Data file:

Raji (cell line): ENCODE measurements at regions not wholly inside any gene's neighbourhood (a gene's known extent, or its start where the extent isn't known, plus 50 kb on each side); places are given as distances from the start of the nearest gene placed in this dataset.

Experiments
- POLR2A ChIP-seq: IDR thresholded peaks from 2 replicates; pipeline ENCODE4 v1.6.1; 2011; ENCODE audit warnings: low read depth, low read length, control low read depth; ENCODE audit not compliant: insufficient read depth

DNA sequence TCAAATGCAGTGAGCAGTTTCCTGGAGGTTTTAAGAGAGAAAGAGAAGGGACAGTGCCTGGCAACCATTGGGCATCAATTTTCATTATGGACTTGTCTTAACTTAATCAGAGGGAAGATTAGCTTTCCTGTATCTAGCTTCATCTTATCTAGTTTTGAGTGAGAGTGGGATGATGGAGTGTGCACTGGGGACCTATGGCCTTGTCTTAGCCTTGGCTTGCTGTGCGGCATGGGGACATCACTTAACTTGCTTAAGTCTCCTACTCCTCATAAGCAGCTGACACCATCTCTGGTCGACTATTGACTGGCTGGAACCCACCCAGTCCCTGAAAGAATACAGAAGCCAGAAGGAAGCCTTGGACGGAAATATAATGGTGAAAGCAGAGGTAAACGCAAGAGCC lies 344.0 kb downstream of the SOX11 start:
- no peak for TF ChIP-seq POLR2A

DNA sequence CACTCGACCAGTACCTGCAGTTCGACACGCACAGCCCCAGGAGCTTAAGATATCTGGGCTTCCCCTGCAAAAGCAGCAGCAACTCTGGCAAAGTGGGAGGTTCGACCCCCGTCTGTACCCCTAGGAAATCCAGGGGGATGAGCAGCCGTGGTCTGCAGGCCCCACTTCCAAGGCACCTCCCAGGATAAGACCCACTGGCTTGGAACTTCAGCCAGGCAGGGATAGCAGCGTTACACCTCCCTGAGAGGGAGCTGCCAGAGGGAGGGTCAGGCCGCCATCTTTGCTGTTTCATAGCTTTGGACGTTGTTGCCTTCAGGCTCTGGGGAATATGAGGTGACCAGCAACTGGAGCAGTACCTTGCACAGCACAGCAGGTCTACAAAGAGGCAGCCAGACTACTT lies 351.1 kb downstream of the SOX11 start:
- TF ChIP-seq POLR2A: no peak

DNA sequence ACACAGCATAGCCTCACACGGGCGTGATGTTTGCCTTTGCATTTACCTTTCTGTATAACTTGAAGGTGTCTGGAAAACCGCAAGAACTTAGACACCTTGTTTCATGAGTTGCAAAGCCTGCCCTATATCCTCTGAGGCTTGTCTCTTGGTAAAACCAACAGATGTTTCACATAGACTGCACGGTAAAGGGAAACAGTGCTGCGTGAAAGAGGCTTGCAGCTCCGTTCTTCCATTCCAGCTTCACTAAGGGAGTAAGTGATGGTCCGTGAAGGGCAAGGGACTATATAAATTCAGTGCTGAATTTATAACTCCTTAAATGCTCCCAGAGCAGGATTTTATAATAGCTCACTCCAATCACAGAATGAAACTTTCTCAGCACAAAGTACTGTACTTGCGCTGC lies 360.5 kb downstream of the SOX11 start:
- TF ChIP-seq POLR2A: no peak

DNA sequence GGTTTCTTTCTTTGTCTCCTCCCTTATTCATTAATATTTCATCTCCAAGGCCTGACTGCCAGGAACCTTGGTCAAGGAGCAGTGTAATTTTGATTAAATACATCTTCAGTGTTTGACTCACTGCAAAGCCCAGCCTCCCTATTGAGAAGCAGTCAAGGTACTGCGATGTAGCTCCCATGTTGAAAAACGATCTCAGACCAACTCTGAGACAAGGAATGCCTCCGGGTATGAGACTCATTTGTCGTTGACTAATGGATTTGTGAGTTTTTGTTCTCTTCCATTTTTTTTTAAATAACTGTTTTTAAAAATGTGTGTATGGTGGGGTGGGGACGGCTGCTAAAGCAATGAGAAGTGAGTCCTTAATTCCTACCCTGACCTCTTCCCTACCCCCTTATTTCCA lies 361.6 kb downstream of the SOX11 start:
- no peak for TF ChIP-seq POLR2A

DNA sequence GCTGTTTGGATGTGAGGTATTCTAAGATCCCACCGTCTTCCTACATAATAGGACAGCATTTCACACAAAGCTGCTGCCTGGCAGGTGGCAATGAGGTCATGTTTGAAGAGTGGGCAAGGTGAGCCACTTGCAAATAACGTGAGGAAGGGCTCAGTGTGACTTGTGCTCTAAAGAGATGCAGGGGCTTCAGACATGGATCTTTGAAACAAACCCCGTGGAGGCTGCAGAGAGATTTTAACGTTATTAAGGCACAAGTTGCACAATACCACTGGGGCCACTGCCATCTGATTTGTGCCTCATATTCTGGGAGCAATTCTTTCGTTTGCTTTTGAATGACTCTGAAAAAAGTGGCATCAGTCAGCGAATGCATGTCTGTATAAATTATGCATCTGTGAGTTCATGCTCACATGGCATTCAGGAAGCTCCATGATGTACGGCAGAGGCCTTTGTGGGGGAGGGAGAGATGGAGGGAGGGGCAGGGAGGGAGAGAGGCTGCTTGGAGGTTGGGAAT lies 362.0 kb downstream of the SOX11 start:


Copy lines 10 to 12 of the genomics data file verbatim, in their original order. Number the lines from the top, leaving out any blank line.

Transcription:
DNA sequence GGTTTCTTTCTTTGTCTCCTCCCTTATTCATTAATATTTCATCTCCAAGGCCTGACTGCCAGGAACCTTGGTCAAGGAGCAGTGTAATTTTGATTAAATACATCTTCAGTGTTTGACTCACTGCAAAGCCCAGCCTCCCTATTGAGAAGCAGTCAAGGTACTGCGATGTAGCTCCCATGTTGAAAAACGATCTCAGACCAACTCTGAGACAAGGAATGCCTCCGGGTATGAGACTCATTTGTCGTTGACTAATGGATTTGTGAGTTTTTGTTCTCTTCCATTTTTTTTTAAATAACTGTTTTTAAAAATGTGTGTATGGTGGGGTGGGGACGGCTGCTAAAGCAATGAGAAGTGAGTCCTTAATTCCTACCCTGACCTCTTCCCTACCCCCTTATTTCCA lies 361.6 kb downstream of the SOX11 start:
- no peak for TF ChIP-seq POLR2A

DNA sequence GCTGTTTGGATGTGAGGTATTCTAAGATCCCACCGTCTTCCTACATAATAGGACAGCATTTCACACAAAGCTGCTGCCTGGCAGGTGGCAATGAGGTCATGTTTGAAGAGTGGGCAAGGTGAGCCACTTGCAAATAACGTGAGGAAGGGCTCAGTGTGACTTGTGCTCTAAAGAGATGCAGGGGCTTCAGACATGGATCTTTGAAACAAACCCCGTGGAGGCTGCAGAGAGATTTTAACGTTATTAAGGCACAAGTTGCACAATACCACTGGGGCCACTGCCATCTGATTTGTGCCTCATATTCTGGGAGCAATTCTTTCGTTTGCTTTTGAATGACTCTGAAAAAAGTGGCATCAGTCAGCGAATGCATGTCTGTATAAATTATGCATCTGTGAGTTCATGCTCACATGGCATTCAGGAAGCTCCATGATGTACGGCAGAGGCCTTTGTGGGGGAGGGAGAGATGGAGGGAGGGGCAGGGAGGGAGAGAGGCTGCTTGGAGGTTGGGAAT lies 362.0 kb downstream of the SOX11 start: